We use the more neutral term of opportunity emergence or origin. There is an ongoing and unresolved debate about the discovery or creation of opportunities (see, e.g., Suddaby et al. 2015). Similar debates have animated marketing scholars for decades in terms of existing and latent needs (see, e.g., Slater and Narver 1998). Since we are mainly interested in opportunity emergence and how habitual entrepreneurs act upon them, and since this is an unexplored area, an a priori restriction to one perspective appears not to be practical.
FK and CL designed the study. FK and CL wrote the major part of the paper. MD wrote parts of the paper. FK and CL gathered the data. FK, CL, and MD analyzed the data for this paper. FK, CL, and MD edited the paper. All authors read and approved the final manuscript.
The authors declare that they have no competing interests.
Open AccessThis article is distributed under the terms of the Creative Commons Attribution 4.0 International License (http://creativecommons.org/licenses/by/4.0/), which permits unrestricted use, distribution, and reproduction in any medium, provided you give appropriate credit to the original author(s) and the source, provide a link to the Creative Commons license, and indicate if changes were made.
- Aldrich, HE, & Martinez, MA. (2001). Many are called, but few are chosen: An evolutionary perspective for the study of entrepreneurship. Entrepreneurship Theory and Practice, 25(4), 41–56.Google Scholar
- Aldrich, H, & Zimmer, C (1986). Entrepreneurship through social networks. In R. Smilor & D. Sexton (Eds.), The art and science of entrepreneurship (pp. 3–23). New York: Ballinger.Google Scholar
- Alsos, G, & Carter, S (2003). Portfolio entrepreneurship: resource transfer and performance consequences. Presented at Babson Kauffman Entrepreneurship Research Conference 2003, Babson College, MAGoogle Scholar
- Alsos, G, & Kaikkonen, V (2004). Opportunity recognition and prior knowledge: a study of experienced entrepreneurs. Presented at the 13th Nordic Conference on Small Business Research, 10–12 Juni, in Tromsø, NorwayGoogle Scholar
- Alsos, G, & Kolvereid, L (1998). The business gestation process of novice, serial and parallel business founders. Entrepreneurship Theory and Practice, 22(4), 101–114.Google Scholar
- Alvarez, SA, Young, SL, & Woolley, JL (2015). Opportunities and institutions: a co-creation story of the king crab industry. Journal of Business Venturing, 30(1), 95–112.View ArticleGoogle Scholar
- Amaral, AM, Baptista, R, & Lima, F (2009). Becoming an ex-entrepreneur: firm performance and the sell-out or dissolution decision. In D. Smallbone, H. Landström, & D. Jones-Evans (Eds.), Entrepreneurship and growth in local, regional and national economies: Frontiers in European entrepreneurship research (pp. 157–183). Cheltenham: Edward Elgar.Google Scholar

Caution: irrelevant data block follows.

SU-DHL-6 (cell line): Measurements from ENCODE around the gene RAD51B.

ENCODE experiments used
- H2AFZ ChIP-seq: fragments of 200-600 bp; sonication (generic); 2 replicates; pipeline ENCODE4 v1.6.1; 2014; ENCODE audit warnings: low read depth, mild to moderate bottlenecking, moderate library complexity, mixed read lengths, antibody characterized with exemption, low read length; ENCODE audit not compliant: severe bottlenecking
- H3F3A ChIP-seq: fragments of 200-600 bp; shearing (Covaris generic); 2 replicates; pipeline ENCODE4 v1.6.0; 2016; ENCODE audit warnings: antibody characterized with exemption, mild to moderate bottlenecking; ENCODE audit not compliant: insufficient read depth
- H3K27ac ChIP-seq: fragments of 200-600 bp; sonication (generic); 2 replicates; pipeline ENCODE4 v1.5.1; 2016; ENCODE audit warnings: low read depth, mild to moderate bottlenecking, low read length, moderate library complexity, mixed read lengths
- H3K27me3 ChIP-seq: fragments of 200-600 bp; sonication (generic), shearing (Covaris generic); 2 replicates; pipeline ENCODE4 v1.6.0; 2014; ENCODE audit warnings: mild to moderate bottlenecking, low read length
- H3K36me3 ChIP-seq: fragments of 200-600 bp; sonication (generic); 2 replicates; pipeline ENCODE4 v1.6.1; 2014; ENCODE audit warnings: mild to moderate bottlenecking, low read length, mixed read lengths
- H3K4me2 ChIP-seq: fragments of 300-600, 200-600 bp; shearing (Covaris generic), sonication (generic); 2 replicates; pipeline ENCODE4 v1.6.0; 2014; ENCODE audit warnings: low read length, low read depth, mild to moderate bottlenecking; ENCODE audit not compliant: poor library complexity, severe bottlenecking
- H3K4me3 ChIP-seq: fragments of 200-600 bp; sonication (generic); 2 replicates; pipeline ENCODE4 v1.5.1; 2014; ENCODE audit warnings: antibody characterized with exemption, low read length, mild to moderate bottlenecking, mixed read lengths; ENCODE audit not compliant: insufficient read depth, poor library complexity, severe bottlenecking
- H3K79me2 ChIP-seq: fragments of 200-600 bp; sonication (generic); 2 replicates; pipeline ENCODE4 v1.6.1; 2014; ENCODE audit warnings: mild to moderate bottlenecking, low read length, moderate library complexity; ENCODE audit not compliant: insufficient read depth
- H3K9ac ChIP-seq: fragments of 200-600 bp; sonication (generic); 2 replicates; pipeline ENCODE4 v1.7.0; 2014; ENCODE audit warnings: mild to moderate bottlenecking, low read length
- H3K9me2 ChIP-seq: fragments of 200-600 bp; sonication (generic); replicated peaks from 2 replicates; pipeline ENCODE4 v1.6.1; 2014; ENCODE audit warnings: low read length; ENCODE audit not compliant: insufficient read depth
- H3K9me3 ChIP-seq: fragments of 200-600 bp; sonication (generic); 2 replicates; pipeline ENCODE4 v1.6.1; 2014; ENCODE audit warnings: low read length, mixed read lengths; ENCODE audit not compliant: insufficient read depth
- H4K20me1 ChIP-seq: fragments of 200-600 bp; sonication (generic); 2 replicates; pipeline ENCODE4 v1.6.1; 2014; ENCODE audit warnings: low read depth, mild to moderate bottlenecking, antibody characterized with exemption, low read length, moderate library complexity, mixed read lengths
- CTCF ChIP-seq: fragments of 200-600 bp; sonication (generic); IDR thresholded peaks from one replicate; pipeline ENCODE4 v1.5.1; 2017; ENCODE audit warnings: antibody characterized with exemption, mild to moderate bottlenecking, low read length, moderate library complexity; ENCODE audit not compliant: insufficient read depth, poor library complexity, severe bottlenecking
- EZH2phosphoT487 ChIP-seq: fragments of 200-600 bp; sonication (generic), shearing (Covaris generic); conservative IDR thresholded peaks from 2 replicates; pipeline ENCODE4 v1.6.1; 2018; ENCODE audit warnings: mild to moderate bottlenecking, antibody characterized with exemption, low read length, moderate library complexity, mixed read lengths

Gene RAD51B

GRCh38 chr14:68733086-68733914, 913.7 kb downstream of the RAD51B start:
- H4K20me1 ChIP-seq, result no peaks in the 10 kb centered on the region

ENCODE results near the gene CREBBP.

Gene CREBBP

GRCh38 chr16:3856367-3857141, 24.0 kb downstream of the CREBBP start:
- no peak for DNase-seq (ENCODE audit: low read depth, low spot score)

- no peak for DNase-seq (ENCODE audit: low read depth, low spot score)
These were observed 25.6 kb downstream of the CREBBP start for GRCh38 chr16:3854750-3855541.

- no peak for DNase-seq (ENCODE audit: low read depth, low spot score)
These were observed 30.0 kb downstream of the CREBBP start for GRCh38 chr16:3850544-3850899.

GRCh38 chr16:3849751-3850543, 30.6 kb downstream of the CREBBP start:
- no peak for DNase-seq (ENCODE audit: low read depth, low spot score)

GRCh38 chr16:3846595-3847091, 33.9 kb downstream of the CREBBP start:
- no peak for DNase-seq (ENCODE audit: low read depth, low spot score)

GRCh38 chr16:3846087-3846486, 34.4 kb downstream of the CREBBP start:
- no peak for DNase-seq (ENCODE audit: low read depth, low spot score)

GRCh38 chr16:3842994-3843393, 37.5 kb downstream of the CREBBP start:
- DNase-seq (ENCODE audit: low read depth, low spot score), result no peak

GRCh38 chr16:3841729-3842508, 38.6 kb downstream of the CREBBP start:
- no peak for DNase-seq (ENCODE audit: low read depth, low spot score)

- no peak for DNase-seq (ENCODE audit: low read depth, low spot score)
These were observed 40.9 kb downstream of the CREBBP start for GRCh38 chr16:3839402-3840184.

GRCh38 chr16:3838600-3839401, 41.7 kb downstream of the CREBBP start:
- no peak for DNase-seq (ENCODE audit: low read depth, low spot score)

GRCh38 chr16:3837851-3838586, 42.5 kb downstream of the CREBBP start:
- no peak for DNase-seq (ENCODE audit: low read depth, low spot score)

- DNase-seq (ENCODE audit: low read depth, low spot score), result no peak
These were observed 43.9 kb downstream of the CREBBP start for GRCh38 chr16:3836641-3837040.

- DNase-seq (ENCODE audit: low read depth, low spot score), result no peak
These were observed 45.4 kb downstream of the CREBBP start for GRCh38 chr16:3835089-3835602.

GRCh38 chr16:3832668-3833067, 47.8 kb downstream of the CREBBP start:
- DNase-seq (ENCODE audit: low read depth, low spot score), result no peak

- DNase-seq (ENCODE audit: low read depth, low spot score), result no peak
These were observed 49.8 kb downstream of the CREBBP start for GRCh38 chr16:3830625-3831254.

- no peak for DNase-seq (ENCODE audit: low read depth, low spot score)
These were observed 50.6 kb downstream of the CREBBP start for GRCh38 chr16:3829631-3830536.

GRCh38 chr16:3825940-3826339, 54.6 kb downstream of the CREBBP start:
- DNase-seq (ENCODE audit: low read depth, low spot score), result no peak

- Ardichvili, A, Cardozo, R, & Ray, S (2003). A theory of entrepreneurial opportunity identification and development. Journal of Business Venturing, 18(1), 105–123.View ArticleGoogle Scholar
- Baker, T, & Nelson, R (2005). Creating something from nothing: resource construction through entrepreneurial bricolage. Administrative Science Quarterly, 50(3), 329–366.View ArticleGoogle Scholar
- Baron, R (2006). Opportunity recognition as pattern recognition: how entrepreneurs “connect the dots” to identify new business opportunities. Academy of Management Perspectives, 20(1), 104–119.View ArticleGoogle Scholar
- Baum, J, Calabrese, T, & Silverman, B (2000). Don’t go it alone: alliance network composition and startups’ performance in Canadian biotechnology. Strategic Management. Special Issue: Strategic Networks, 21(3), 267–294.View ArticleGoogle Scholar
- Birley, S, & Westhead, P (1993). A comparison of new businesses established by “novice” and “habitual” founders in Great Britain. International Small Business Journal, 12(1), 38–60.View ArticleGoogle Scholar
- Brown, SL, & Eisenhardt, KM (1997). The art of continuous change: linking complexity theory and time-paced evolution in relentlessly shifting organizations. Administrative Science Quarterly, 1–34Google Scholar
- Brüderl, J, & Preisendörfer, R (1998). Network support and the success of newly founded businesses. Small Business Economics, 10(3), 213–225.View ArticleGoogle Scholar
- Burt, R (1992). Structural holes. Cambridge: Harvard University Press.Google Scholar
- Carter, S, & Ram, M (2003). Reassessing portfolio entrepreneurship. Small Business Economics, 21(4), 371–380.View ArticleGoogle Scholar
- De Koning, A, & Muzyka, D (1996). The convergence of good ideas: how do serial entrepreneurs recognize innovative business ideas? Working paper in the INSEAD Working Paper Series. INSEAD, Fontainebleau, FranceGoogle Scholar
- Donckels, R, Dupont, B, & Michel, P (1987). Multiple business starters. Who? Why? What? Journal of Small Business and Entrepreneurship, 5(1), 48–63.Google Scholar
- Edmondson, AC, & McManus, SE (2007). Methodological fit in management field research. Academy of Management Review, 32(4), 1246–1264.View ArticleGoogle Scholar
- Eisenhardt, K (1989). Building theories from case study research. Academy of Management Review, 14(4), 532–550.Google Scholar
- Eisenhardt, KM, & Graebner, ME (2007). Theory building from cases: opportunities and challenges. Academy of Management Journal, 50(1), 25–32.View ArticleGoogle Scholar
- Gibb, A, & Ritchie, J (1982). Understanding the process of starting small businesses. European Small Business Journal, 1(1), 26–45.View ArticleGoogle Scholar
- Granovetter, M (1973). The strength of weak ties. American Journal of Sociology, 78(6), 1360–1380.View ArticleGoogle Scholar